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The head of the District’s Department of Energy & Environment told a D.C. Council committee today that a draft of the city’s Wildlife Action Plan does not advocate the culling of feral cats.
Director Tommy Wells told Councilmember Mary Cheh that the section on cats in the 214-page document suggests D.C. “revisit” its current Trap-Neuter-Return policy and does not endorse “a repeal or reversal.”
“To be clear: The proposed wildlife plan… does not advocate for the collection and euthanizing” of feral cats, said Wells, the former Ward 6 councilmember. DOEE, however, does recognize the “significant negative impacts that cats are having on native wildlife,” he said.
Unrestricted releases, particularly on lands occupied by smaller wildlife, have caused severe population damage. #WAP15— Department of Energy & Environment (@DOEE_DC) September 18, 2015
Currently, D.C.’s feral cats are sterilized and vaccinated then released back into their community, where some of cared for in colonies by members of the public. Unhealthy feral cats are treated by places like the Washington Humane Society, and are released or euthanized depending on their condition. Supporters of the TNR policy fear that the Wildlife Acton Plan, as proposed, will lead to feral cats being euthanized in shelters.
“The plan only says as a strategy to look at that practice,” Wells said Friday. “It doesn’t say to change it, it doesn’t say to get rid of it.” He added that D.C. has “sensitive habitat areas that need restoration and protection.”
Options in #WAP15 include expanded adoption programs, promotion of indoor cat programs & increased penalties for cat abandonment.— Department of Energy & Environment (@DOEE_DC) September 18, 2015
The Committee on Transportation and the Environment heard testimony from more than 30 witnesses today, most of whom spoke specifically about the TNR policy.
Scott Giacoppo of the Washington Humane Society said the District’s policy before TNR resulted in many unadoptable cats being euthanized and did not effectively reduce the feral cat population. “We have been successful working with people in the community who may have conflicts with those animals,” he added. Giacoppo’s position was supported by other organizations like Alley Cat Allies and by public witnesses who trap feral cats and care for colonies.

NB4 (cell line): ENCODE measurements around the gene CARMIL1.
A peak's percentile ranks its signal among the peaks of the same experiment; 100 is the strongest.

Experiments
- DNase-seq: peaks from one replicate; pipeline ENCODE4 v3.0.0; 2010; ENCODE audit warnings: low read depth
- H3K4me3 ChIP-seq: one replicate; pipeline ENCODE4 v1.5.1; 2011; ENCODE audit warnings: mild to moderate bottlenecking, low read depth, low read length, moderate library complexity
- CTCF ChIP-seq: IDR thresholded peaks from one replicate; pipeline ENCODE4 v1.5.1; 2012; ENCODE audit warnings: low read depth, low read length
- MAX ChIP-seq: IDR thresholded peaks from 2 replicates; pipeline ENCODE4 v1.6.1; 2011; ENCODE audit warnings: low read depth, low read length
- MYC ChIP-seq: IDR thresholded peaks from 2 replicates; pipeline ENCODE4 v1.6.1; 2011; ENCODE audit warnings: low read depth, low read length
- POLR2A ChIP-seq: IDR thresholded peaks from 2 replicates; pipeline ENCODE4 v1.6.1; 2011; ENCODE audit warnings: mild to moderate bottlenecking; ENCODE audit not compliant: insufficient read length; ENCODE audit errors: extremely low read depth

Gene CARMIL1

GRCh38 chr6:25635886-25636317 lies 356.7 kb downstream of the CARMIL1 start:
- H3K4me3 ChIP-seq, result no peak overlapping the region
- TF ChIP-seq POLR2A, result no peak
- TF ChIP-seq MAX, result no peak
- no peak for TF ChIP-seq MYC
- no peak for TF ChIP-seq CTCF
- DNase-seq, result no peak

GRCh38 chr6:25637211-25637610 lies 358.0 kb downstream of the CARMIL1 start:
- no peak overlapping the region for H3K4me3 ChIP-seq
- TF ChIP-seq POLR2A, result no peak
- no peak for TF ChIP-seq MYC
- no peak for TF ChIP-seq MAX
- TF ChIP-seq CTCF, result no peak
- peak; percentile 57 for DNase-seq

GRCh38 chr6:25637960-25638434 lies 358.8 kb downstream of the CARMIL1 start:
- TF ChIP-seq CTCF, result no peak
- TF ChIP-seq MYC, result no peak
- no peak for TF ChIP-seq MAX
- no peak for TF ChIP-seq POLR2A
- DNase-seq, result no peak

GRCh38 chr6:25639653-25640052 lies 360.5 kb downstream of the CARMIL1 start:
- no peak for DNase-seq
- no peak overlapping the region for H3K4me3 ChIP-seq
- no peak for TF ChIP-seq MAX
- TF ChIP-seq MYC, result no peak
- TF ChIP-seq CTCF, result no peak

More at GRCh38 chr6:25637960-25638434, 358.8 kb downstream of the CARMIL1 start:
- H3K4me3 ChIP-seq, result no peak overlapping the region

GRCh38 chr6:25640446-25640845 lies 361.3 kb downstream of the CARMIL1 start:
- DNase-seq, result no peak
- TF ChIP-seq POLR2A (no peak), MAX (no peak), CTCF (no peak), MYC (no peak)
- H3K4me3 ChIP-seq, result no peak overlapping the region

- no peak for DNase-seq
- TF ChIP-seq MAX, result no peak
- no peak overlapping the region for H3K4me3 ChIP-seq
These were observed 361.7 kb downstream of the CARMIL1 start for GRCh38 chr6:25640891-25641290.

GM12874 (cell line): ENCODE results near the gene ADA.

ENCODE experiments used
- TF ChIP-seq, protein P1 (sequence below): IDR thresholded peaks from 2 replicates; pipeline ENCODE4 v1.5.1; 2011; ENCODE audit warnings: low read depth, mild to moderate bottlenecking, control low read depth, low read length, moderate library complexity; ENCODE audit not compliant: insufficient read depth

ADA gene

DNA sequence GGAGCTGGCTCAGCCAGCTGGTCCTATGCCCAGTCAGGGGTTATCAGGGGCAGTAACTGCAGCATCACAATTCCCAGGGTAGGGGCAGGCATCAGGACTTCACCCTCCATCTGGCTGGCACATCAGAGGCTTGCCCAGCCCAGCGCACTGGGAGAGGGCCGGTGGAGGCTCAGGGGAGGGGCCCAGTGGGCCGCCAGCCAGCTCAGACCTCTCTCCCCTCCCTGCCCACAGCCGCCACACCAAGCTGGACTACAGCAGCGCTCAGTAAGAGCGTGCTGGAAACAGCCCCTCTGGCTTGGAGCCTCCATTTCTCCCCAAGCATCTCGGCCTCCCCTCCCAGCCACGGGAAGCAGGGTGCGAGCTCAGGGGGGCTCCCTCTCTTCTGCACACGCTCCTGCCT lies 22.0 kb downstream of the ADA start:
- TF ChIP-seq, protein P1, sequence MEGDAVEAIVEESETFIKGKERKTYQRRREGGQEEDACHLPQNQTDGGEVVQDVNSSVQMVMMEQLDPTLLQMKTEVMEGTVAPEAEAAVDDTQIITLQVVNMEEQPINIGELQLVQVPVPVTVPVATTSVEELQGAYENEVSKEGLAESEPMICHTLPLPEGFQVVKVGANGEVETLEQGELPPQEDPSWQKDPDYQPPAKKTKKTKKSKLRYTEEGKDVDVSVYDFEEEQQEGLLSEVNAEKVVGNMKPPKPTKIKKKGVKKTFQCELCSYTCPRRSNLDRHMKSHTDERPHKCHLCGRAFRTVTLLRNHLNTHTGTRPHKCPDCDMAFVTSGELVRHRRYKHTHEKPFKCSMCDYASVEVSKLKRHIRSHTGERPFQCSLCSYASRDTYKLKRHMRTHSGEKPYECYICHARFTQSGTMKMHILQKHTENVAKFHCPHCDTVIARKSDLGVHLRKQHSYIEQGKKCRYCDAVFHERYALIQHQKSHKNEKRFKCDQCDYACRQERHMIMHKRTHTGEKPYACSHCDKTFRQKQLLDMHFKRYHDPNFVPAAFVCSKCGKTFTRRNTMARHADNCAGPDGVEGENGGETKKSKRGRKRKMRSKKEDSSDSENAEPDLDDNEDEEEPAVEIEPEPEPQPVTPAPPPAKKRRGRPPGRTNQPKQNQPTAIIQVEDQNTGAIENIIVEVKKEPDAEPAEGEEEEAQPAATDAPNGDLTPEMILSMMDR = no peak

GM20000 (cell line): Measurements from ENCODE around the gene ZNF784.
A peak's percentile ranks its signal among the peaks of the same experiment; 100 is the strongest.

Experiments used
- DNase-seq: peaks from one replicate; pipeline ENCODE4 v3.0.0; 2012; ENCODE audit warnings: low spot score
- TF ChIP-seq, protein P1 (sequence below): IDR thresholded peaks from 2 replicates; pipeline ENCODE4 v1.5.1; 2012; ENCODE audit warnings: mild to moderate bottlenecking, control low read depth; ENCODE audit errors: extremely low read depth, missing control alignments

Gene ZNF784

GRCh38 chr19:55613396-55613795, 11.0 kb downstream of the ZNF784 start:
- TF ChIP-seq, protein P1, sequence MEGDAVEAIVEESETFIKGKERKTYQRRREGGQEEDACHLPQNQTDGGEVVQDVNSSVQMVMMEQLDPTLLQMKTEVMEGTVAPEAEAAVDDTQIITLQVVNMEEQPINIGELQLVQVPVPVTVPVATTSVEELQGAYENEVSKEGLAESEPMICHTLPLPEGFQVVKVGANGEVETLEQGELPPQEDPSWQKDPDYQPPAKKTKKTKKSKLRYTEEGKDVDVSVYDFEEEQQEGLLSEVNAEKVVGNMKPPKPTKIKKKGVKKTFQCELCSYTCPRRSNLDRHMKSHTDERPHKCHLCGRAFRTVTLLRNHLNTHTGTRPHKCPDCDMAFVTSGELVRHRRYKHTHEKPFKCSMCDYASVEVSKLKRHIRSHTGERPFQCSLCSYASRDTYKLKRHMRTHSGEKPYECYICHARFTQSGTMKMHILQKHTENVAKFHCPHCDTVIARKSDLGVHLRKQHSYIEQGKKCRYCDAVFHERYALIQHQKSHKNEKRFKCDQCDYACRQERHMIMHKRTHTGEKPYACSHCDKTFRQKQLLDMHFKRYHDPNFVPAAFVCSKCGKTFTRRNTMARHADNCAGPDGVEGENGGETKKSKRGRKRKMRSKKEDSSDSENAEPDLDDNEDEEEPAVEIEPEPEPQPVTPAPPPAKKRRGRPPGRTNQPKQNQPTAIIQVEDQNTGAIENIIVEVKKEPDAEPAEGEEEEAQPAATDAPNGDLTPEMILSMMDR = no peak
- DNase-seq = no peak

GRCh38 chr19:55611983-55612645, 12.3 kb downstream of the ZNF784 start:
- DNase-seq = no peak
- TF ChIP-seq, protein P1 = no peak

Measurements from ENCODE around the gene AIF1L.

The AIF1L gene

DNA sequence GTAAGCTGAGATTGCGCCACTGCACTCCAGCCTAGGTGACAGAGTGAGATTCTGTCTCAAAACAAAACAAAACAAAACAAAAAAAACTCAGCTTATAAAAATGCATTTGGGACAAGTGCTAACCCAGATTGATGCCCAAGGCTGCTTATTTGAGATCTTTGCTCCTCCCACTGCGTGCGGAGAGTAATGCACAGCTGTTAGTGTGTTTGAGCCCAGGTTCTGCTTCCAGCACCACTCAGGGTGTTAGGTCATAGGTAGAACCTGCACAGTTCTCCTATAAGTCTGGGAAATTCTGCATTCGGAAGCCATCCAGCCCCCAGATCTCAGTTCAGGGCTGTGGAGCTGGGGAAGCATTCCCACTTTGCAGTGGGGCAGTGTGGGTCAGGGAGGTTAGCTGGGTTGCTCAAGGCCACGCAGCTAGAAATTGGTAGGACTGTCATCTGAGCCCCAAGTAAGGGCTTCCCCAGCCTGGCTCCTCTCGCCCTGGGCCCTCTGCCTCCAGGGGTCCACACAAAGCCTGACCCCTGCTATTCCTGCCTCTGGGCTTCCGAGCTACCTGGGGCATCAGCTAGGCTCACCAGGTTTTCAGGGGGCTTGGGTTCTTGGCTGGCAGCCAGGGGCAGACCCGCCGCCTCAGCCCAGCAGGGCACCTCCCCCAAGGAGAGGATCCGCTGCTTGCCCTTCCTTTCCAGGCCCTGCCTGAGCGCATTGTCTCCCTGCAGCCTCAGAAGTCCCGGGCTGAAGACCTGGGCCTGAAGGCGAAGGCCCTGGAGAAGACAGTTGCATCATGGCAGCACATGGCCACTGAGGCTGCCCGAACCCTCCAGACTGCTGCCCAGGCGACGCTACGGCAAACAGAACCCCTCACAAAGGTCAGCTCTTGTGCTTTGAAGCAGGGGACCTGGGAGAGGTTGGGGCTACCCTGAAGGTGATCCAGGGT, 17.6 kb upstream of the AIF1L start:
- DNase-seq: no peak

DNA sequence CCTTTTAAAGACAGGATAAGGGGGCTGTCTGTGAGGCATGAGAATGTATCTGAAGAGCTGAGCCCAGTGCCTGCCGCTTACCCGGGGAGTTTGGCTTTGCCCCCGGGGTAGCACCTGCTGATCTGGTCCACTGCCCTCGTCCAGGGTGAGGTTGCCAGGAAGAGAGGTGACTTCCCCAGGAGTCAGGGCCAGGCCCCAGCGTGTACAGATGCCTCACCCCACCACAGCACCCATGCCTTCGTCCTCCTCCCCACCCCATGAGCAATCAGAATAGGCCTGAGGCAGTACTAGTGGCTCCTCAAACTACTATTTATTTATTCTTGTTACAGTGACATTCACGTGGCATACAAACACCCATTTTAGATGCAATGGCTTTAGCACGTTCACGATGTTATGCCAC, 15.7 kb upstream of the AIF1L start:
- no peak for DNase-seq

Among the groups that support D.C. revisiting or changing the policy: PETA, the American Bird Conservancy, the Wildlife Society, and the Audubon Society. The reasons ranged from the killing of wild birds to the “suffering” (as a PETA representative put it) of cats who live outdoors.
DOEE’s proposed amendments to D.C.’s fish and wildlife regulations (which is separate from the action plan) were also published today, and included a section on feral cats:
1575 WILDLIFE PROTECTION: FERAL DOGS AND CATS
1575.1 When no other control methods have been proven to be adequate, a wildlife control services provider may control feral dogs and cats.
1575.2 The control of feral cats by a wildlife control services provider shall be consistent with the District’s policy in favor of trap, neuter, or spay, and return or adoption for controlling feral cats.
1575.3 The wildlife control services provider shall:
Minimize the use of euthanasia when medical treatment or adoption is possible; and
Make a good faith effort to provide for adoption of trapped, tamable kittens.
DOEE is currently revising the Wildlife Action Plan so it may submit it to the U.S. Fish and Wildlife Service for edits and approval. The agency will take public comment on the proposed changes to the fish and wildlife regulations for the next 30 days.